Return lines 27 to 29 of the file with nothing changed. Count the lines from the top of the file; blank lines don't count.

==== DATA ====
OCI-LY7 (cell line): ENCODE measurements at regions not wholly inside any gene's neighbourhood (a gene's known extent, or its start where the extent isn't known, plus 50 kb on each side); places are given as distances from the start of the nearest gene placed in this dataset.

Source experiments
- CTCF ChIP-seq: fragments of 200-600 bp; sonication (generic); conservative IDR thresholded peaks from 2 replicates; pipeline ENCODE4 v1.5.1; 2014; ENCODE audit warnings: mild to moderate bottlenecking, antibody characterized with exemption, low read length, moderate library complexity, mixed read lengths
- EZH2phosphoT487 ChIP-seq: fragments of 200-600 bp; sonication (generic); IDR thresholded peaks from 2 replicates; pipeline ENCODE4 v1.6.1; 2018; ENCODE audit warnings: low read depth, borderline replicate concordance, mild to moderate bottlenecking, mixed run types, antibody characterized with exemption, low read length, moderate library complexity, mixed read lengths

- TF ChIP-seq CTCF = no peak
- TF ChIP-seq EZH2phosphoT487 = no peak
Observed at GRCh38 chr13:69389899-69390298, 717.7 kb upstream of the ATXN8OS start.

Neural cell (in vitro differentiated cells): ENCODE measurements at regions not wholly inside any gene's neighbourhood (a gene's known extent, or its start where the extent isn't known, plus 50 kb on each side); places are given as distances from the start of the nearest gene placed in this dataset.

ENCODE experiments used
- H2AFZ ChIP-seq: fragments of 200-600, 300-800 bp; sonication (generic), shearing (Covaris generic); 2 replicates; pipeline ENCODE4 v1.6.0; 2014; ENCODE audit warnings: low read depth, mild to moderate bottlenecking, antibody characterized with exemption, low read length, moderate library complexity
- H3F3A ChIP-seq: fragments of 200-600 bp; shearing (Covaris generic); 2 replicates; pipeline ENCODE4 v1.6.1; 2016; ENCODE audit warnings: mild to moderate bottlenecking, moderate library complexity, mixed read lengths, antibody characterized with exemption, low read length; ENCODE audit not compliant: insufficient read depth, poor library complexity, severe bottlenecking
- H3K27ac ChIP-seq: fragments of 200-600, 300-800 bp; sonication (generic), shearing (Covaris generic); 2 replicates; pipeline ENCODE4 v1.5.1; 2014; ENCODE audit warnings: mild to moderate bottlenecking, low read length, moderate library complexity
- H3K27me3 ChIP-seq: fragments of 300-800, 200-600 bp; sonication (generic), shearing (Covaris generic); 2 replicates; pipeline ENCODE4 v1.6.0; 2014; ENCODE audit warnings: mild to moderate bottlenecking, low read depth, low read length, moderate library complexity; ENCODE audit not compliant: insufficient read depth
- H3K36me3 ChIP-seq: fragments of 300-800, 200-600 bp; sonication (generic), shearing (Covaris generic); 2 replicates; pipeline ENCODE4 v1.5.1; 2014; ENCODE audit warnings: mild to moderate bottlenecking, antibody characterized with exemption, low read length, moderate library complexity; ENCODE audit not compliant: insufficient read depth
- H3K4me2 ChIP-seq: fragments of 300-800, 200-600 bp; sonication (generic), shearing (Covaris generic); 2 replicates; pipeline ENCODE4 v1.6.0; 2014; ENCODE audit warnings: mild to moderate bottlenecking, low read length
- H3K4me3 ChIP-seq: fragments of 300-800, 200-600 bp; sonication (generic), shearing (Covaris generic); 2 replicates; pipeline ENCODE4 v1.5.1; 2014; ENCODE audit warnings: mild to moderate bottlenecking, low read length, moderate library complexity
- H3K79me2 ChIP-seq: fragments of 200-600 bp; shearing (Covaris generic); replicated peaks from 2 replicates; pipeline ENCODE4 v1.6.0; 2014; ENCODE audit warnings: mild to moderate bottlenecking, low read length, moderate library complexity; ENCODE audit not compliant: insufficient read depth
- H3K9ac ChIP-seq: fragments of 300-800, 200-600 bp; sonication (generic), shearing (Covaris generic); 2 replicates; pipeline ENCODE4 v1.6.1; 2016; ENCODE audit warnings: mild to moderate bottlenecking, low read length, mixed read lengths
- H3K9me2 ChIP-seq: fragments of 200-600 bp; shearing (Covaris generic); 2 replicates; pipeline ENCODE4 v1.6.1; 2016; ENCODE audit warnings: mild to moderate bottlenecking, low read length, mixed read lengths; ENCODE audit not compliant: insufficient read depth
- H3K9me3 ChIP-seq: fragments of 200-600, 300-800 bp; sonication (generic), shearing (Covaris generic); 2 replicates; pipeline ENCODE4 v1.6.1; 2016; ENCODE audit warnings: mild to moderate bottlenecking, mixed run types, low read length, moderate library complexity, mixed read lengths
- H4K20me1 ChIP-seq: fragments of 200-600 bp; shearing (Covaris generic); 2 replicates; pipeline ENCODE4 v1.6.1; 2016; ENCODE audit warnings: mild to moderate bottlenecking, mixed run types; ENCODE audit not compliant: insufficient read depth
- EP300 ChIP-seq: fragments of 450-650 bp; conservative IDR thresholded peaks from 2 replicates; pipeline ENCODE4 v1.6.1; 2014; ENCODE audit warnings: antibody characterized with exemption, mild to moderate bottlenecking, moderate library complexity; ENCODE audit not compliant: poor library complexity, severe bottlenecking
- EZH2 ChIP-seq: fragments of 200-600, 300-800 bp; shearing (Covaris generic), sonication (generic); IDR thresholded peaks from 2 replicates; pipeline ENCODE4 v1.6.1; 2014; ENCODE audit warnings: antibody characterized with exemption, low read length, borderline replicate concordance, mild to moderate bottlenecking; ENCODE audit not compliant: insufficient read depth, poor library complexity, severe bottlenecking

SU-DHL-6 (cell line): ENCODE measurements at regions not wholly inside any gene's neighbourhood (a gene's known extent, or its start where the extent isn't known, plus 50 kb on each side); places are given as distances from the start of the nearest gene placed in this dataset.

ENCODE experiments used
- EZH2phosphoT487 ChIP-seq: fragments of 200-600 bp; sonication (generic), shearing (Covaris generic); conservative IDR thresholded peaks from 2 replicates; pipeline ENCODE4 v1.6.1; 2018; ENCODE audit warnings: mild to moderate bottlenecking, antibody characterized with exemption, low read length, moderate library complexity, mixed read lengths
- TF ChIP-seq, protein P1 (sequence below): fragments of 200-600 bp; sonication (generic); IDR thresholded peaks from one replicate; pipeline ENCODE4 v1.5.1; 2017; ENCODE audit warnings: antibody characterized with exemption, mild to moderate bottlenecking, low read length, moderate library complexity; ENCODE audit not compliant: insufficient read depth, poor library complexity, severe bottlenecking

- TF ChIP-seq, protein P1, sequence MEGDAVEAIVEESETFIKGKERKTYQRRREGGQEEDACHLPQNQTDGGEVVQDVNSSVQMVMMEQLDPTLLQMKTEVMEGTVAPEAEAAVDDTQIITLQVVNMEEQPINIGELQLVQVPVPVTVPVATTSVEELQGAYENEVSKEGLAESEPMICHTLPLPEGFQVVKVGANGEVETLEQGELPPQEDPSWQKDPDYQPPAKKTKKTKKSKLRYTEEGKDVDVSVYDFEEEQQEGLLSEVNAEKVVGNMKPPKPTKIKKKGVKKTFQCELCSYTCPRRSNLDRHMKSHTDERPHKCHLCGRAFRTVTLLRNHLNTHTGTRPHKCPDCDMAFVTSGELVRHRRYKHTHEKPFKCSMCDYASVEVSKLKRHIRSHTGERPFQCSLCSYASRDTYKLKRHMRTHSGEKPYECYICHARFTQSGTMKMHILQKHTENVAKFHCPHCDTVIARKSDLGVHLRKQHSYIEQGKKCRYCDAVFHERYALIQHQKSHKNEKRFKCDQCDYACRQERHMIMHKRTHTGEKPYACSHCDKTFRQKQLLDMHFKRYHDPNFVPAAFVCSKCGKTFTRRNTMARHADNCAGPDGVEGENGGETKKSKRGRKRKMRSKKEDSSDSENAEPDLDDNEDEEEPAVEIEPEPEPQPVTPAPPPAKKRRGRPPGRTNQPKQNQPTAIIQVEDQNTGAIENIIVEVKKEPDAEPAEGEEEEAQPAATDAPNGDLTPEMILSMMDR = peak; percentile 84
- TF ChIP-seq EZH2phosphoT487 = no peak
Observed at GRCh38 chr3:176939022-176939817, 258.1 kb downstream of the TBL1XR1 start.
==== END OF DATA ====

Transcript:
- TF ChIP-seq, protein P1 (sequence below): fragments of 200-600 bp; sonication (generic); IDR thresholded peaks from one replicate; pipeline ENCODE4 v1.5.1; 2017; ENCODE audit warnings: antibody characterized with exemption, mild to moderate bottlenecking, low read length, moderate library complexity; ENCODE audit not compliant: insufficient read depth, poor library complexity, severe bottlenecking

- TF ChIP-seq, protein P1, sequence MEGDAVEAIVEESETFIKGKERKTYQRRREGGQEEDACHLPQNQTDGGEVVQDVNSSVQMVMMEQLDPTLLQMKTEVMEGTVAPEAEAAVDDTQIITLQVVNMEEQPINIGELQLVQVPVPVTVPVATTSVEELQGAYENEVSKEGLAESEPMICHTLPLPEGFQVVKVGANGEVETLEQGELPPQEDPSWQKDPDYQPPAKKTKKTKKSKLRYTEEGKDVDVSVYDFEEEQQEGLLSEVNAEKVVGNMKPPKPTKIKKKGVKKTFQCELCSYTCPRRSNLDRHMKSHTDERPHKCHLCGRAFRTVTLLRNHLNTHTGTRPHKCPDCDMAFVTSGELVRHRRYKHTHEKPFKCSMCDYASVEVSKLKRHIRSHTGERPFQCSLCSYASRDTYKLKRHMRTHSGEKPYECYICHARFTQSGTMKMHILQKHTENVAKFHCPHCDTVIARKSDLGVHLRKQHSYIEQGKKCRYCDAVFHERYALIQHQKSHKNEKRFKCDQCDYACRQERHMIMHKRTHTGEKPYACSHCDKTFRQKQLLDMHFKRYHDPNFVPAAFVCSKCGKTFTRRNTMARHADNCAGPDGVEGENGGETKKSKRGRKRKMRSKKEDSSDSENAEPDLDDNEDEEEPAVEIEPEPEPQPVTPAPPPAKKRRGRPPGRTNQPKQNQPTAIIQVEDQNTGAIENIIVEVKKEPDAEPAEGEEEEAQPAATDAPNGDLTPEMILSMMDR = peak; percentile 84
- TF ChIP-seq EZH2phosphoT487 = no peak